Overseas influences affect fertiliser price

Farmers will have noticed an increase in their fertiliser costs.

The price of urea, di-ammonium phosphate (DAP) and sulphur has risen in the past few months, Ravensdown’s supply chain general manager Mike Whitty says.

Northern hemisphere and Brazilian growers’ seasonal demand for the products was strong at present.

When their season ended, that would determine what New Zealand saw in the following six months, he said.

"It will be interesting to see where the market is at that point.

"Until that period we will have strong firm markets that are likely to stay at this level or increase."

Mr Whitty said Covid-19 had disrupted international logistics and manufacturing economics.

Overseas demand for DAP had increased, which was compounded by a reduction in supply of the product from China.

Together, these factors had resulted in price increases earlier this year.

The story is similar for urea, where demand from American and Brazilian corn growers also affects the global price.

On top of that there is a shortage of shipping containers, which is increasing freight prices.

However, about 95% of Ravensdown’s product comes in on bulk vessels, so the co-operative has not been affected as much by the container issue.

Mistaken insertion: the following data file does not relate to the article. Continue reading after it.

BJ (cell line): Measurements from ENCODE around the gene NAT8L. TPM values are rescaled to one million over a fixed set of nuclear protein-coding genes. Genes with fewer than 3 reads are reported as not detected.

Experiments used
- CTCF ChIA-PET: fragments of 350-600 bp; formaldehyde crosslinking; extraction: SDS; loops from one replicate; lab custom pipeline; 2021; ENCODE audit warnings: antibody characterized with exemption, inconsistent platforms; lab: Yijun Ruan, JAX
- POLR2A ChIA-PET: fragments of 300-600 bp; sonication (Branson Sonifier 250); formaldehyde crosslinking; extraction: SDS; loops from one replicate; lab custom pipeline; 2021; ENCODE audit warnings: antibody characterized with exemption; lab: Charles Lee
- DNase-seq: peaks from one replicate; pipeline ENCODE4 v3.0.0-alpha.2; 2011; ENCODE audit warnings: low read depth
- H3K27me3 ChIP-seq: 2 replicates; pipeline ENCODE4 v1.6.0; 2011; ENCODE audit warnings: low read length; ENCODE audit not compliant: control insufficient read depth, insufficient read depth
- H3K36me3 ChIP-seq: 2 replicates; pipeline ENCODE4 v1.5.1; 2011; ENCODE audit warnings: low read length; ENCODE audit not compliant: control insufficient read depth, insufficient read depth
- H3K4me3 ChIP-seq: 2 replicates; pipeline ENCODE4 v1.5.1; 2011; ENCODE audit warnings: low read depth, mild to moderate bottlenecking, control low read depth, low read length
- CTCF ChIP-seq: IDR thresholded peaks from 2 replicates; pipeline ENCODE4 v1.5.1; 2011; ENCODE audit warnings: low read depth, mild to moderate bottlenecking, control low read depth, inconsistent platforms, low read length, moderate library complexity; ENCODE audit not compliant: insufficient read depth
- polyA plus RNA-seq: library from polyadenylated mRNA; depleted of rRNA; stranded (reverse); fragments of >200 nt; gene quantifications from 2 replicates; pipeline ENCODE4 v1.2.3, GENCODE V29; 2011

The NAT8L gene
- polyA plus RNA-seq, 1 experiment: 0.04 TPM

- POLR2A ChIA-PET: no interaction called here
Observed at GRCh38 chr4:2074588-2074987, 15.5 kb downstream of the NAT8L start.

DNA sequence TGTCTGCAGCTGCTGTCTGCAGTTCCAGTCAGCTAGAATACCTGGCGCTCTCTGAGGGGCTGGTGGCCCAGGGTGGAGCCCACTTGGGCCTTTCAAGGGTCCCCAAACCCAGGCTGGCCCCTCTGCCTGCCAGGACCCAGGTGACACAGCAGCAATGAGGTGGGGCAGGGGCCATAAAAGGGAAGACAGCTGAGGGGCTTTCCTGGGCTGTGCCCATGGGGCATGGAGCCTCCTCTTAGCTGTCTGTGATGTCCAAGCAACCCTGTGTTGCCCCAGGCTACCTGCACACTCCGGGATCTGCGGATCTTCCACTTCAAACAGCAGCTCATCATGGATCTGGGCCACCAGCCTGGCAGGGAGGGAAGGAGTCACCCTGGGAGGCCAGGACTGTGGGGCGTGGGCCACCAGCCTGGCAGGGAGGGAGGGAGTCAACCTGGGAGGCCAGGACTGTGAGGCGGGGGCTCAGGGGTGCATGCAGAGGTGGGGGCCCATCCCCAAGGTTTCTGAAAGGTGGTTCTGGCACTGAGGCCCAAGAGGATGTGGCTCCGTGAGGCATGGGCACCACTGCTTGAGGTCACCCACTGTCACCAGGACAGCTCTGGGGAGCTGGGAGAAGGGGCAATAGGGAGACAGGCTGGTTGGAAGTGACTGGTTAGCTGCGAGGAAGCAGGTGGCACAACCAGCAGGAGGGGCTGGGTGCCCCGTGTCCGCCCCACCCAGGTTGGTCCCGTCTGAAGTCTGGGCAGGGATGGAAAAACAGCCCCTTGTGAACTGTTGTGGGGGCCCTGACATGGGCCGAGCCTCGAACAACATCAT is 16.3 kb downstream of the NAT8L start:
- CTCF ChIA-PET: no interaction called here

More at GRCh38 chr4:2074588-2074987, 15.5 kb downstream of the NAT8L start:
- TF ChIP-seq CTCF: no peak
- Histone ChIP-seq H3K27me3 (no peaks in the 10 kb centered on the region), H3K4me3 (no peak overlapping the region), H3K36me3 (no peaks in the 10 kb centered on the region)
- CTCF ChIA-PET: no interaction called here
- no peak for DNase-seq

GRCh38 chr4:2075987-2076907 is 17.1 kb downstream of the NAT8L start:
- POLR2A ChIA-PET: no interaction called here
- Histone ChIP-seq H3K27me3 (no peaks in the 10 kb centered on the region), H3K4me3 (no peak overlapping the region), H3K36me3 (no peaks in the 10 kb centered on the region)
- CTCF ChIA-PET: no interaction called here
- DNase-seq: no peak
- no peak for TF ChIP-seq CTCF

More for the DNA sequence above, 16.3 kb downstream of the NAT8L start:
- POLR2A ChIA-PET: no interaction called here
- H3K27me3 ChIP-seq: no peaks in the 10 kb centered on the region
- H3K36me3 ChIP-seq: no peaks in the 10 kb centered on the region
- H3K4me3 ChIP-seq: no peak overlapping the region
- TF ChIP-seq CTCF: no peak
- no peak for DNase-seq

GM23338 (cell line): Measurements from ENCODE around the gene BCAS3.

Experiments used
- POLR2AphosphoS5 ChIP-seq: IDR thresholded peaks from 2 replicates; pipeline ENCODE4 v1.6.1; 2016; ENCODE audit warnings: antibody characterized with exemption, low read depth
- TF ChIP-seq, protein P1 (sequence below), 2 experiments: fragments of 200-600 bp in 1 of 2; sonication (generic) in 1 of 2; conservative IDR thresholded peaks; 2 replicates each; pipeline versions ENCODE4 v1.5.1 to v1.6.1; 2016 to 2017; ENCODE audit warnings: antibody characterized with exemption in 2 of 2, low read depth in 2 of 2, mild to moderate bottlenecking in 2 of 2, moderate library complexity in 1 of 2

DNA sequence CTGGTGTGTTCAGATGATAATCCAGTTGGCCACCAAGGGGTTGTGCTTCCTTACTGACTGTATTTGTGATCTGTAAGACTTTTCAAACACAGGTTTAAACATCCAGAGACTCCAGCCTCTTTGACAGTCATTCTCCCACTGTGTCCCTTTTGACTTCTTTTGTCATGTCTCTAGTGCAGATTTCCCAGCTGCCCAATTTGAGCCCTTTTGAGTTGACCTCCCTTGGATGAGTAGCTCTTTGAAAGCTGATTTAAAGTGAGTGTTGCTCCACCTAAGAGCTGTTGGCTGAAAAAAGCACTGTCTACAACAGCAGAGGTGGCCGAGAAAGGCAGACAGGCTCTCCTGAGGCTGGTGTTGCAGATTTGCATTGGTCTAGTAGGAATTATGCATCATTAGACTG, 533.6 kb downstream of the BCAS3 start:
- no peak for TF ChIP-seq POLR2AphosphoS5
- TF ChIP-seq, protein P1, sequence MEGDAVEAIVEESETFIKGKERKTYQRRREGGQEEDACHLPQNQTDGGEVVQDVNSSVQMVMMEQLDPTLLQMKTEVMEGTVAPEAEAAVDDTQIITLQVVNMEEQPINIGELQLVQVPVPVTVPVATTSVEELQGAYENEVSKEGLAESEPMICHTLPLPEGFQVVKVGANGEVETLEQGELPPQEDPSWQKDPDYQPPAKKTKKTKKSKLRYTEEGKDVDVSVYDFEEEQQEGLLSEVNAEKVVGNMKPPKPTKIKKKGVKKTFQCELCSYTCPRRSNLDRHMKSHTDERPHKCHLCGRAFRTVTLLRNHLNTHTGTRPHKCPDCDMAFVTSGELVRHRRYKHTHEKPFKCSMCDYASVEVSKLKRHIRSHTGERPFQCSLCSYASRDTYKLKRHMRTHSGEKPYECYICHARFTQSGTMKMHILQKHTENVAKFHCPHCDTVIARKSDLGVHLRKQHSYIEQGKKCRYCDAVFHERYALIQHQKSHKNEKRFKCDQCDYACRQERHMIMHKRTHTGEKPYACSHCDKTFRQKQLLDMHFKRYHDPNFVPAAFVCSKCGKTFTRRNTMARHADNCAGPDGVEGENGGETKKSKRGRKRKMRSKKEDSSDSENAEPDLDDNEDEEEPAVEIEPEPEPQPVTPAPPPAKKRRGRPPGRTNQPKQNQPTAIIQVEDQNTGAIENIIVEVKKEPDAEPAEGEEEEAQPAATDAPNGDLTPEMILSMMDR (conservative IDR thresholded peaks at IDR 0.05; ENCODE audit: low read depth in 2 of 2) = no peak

It has a joint venture in Melbourne that manages bulk shipping, and it has contracts with suppliers for the remaining 5%.

Mr Whitty expected to see a change in prices as more fertiliser became available to the market later in the year.

"New Zealand’s strong dollar also helped offset a portion of the price increases.

"There will be a bit of levelling out for urea, but there are never any guarantees."

He said over recent months urea had increased by $US100 a tonne, plus freight, which translated into a 40% increase.

DAP had increased from $US310 to $US460 a tonne, (plus freight), which was an increase of 50%.

The price of Ravensdown’s urea increased by $20 a tonne to $NZ639 and DAP rose to $NZ849 a tonne.

He said in the past couple of years the prices of fertiliser had been low.

DAP producers had been losing money and they needed to get prices up.

Ballance Agri-Nutrients sales general manager Jason Minkhorst said the prices of DAP and urea had been steadily increasing during the past few months and continued to do so.

There were supply limitations for sulphur, because Covid-19 travel restrictions had reduced the global demand for oil.

Sulphur is a byproduct of the oil refining process.

He said although Ballance had been absorbing cost increases, it had increased its DAP price by $NZ50 a tonne, and urea increased by $NZ15 per tonne earlier this month.

"Commodities go through cyclical trends and we are in the midst of an increasing trend," Mr Minkhorst said.

He said Ballance’s locally manufactured fertiliser products were not affected so much by global commodity pressures.

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